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100 days until UN World Wildlife Day 2018
“Big cats: predators under threat” announced as the slogan
Geneva, 24 November 2017: The countdown to next year’s World Wildlife Day (WWD) kicks off today, 100 days before 3 March 2018. This special day in the UN calendar will be celebrated next year under the theme of big cats. “Big cats: predators under threat” is the slogan announced today by CITES Secretariat, the UN General Assembly designated facilitator of this global event.
“UN World Wildlife Day 2018 will feature a star-studded cast - cheetah, clouded leopard, jaguar, leopard, lion, puma, snow leopard, tiger. These most majestic predators on our planet are facing many and varied threats, primarily caused by human activities, be it habitat loss, poaching, human-wildlife conflict or climate change”, said CITES Secretary-General, John E. Scanlon.
“’Predators under threat’ imparts the pressing need for international, national and personal actions to ensure the survival of all big cat species. Challenges arising from human activities must be resolved by people. At a time when a crisis can still be averted, it is essential to take action now”, added Scanlon.
The CITES Secretariat is working with partners in the United Nations system, member States and leading non-governmental organizations, including those specialized in big cats conservation to organize a high level event at the UN Headquarters on 2 March to observe World Wildlife Day 2018.
We are delighted to welcome African Parks, Panthera and the World Association of Zoos and Aquariums as our new partners to observe World Wildlife Day, together with our partners from previous years.
The CITES Secretariat is co-organizing an International Big Cats Film Festival with Jackson Wildlife Film Festival. The aim is to galvanize the power of media to inspire wonder, catalyze change and move the dial on the conservation of big cats. Wildlife movie makers around the world are invited to submit their inspiring works before 31 December 2017 (Click here to find more information about the festival and to submit your films).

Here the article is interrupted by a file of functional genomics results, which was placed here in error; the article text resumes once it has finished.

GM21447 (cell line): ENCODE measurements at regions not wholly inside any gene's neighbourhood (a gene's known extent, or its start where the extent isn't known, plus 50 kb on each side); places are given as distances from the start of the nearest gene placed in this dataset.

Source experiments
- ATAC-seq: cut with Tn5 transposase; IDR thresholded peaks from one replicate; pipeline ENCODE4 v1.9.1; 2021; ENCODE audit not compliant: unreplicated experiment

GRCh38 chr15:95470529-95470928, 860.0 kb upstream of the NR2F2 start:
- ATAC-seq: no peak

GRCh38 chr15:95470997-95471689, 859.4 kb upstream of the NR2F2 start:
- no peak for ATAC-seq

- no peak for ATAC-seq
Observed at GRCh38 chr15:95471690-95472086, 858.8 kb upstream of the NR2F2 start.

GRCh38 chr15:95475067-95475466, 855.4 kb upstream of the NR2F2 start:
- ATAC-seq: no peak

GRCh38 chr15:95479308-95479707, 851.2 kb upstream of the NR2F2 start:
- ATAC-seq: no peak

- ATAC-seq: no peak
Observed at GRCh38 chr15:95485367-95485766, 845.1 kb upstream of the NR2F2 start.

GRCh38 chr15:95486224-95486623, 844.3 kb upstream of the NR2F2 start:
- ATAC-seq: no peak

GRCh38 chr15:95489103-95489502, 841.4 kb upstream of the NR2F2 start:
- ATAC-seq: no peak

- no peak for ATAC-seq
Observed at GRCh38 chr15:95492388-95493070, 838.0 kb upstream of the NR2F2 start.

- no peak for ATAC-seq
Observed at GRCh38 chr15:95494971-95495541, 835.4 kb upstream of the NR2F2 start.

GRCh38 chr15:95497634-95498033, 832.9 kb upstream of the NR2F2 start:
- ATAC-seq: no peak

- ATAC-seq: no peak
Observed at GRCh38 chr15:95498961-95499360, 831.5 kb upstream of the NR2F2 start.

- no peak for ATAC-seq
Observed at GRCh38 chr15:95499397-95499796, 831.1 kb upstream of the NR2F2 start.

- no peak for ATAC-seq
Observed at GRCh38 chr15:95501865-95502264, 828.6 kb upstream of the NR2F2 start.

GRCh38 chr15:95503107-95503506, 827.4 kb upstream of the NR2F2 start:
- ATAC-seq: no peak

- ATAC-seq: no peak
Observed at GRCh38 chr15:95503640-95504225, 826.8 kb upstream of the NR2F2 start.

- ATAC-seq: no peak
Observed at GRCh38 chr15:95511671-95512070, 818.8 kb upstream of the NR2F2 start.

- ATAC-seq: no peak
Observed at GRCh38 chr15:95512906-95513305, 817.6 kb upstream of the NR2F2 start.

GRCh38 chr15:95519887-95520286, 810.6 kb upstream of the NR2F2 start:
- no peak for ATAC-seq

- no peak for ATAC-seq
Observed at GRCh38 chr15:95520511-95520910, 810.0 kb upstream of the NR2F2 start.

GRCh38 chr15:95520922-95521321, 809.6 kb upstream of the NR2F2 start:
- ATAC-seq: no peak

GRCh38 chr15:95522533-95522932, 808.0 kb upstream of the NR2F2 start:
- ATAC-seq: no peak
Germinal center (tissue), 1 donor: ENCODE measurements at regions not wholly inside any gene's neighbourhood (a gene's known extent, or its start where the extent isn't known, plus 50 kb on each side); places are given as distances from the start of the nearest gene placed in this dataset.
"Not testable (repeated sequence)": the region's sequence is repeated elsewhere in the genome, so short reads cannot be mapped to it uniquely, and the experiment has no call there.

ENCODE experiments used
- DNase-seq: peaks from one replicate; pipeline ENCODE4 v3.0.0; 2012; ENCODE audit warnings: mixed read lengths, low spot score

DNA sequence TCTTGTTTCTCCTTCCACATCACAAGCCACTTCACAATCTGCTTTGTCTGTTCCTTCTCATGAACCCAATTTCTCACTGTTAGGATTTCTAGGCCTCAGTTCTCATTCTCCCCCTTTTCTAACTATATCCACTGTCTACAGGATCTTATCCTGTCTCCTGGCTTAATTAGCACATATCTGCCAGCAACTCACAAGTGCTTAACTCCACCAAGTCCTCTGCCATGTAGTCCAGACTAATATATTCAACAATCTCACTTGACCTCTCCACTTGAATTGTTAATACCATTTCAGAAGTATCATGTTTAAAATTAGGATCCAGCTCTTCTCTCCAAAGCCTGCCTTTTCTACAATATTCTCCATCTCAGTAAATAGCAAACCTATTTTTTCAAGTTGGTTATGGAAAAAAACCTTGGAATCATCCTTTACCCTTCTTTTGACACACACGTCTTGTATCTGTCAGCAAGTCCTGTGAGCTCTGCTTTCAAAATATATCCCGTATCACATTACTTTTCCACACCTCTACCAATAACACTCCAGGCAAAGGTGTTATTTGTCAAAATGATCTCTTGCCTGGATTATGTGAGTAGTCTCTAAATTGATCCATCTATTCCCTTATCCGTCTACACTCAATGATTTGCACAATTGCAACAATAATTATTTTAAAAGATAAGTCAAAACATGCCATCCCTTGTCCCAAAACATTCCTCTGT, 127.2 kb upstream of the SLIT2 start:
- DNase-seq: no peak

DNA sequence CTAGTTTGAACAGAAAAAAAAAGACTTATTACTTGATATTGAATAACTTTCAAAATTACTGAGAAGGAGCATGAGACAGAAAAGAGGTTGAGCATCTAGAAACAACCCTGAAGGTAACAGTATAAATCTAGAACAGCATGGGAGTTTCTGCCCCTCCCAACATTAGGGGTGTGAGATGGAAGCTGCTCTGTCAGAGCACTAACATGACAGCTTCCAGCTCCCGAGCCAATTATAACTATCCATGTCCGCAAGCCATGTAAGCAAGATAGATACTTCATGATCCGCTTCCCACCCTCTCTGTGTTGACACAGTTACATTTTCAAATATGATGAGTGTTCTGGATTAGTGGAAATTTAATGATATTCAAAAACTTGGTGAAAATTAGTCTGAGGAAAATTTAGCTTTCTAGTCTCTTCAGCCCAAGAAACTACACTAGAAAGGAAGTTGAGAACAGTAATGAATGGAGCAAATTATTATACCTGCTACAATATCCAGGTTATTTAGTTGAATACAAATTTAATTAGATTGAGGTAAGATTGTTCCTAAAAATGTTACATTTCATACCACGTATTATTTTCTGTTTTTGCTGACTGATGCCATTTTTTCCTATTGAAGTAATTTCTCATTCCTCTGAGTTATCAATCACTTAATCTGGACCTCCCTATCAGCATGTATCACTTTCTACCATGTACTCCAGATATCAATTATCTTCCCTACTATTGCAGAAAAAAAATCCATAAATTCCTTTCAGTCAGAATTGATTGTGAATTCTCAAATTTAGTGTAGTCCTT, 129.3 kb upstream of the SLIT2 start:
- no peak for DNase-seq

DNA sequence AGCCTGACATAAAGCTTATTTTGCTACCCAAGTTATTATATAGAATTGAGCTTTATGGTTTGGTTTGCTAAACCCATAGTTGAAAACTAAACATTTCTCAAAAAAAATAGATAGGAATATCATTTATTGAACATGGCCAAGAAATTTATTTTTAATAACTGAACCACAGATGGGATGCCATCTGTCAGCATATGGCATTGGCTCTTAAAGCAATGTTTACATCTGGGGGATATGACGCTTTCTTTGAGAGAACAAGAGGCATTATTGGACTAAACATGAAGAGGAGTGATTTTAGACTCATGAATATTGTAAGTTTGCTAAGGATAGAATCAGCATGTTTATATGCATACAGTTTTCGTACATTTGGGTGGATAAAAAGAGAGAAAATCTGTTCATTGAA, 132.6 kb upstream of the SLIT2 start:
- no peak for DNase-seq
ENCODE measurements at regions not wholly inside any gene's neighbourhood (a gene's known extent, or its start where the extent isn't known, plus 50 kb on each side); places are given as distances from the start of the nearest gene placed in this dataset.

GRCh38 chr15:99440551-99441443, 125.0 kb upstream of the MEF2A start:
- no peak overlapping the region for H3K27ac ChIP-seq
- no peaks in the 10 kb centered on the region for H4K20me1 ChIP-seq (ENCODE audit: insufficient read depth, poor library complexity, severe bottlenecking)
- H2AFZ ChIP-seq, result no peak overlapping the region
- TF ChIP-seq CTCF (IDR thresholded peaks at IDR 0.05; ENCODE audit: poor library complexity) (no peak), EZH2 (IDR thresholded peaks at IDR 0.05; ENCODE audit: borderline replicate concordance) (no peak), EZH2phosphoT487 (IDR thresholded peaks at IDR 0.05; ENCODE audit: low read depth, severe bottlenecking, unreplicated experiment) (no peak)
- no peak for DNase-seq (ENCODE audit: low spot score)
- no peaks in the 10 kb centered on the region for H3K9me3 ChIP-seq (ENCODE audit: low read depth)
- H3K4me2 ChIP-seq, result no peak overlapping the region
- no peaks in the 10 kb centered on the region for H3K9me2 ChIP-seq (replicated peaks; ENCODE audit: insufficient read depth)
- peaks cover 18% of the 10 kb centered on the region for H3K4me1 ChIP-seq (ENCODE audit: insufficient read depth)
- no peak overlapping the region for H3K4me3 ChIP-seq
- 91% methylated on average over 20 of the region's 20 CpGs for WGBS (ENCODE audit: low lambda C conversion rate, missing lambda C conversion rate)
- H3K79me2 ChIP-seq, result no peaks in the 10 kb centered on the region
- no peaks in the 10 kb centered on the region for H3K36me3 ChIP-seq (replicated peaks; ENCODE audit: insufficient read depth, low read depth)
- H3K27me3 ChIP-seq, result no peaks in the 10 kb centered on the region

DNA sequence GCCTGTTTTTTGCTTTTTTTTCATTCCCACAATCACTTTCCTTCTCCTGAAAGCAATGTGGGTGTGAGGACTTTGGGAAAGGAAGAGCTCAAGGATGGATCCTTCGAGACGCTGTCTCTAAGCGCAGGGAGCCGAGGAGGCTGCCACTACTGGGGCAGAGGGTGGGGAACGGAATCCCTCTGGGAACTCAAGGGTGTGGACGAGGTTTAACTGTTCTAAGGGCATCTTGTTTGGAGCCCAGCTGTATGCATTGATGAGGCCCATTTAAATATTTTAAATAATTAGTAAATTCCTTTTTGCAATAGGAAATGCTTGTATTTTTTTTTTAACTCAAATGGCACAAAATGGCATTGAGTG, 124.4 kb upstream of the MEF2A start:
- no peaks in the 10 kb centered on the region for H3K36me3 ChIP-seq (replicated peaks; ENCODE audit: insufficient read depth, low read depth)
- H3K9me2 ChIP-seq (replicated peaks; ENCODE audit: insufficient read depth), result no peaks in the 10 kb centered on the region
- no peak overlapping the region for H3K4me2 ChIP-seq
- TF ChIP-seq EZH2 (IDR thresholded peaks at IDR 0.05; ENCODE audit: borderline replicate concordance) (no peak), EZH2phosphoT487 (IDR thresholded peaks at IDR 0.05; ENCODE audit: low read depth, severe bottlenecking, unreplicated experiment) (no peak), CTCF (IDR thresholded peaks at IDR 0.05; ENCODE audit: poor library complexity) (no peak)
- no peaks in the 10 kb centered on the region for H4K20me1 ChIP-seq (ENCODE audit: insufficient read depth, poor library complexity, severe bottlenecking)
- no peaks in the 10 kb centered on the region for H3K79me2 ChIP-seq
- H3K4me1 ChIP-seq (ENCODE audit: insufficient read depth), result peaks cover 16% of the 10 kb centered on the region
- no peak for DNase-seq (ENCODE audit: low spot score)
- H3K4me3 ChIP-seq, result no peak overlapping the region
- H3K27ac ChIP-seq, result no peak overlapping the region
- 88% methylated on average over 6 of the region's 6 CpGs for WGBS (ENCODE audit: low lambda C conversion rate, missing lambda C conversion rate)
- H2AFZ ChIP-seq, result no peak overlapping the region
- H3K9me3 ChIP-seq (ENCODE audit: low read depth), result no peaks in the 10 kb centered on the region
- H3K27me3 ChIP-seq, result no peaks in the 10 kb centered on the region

The CITES Secretariat will release new update on trends of illegal killing of elephants for 2017 on 3 March 2018.
The UN Postal Administration will issue 12 stamps on 3 March showing species of wild animals and plants included in CITES Appendices in the past 25 years to mark the 25th edition of the United Nations Endangered Species always featuring CITES-listed species.
The WWD logo remains the same and it is available, and free to use, in the six UN languages from the WWD website. Graphic materials to illustrate the theme will be made available at a later stage.
In line with the UN General Assembly resolution, the CITES Secretariat reaches out to all member States and organizations of the United Nations system and other global, regional and sub-regional organizations, non-governmental organizations and all interested individuals, to:
- observe and raise awareness of theme for WWD2016 in an appropriate manner;
- to associate WWD celebrations to major national and international conservation events, where appropriate;
- to organize campaigns to reduce the demand for illegal wildlife and their products using targeted strategies in order to influence consumer behavior;
- and to make use of the WWD logo as widely as possible.
The main hashtags for WWD 2018 are:
- Protecting big cats is the call of next year’s World Wildlife Day, 3 March 2018
- Predators under threat! International Film Festival for Big Cats announced
Note to editors:
For more information and to arrange interviews, please contact Liu Yuan at +41 22 917 8130 or yuan.liu [at] cites.org
CITES stands for Convention on International Trade in Endangered Species of Wild Fauna and Flora. It was signed in Washington D.C. on 3 March 1973 and entered into force on 1 July 1975. With 183 Parties (182 countries and the European Union), the Convention remains today one of the world's most powerful tools for wildlife conservation.
CITES regulates international trade in over 35,000 species of plants and animals, including their parts and derivatives, to ensure their survival in the wild with benefits for the livelihoods of rural communities and the global environment. The CITES permit system seeks to ensure that international trade in listed species is sustainable, legal and traceable.
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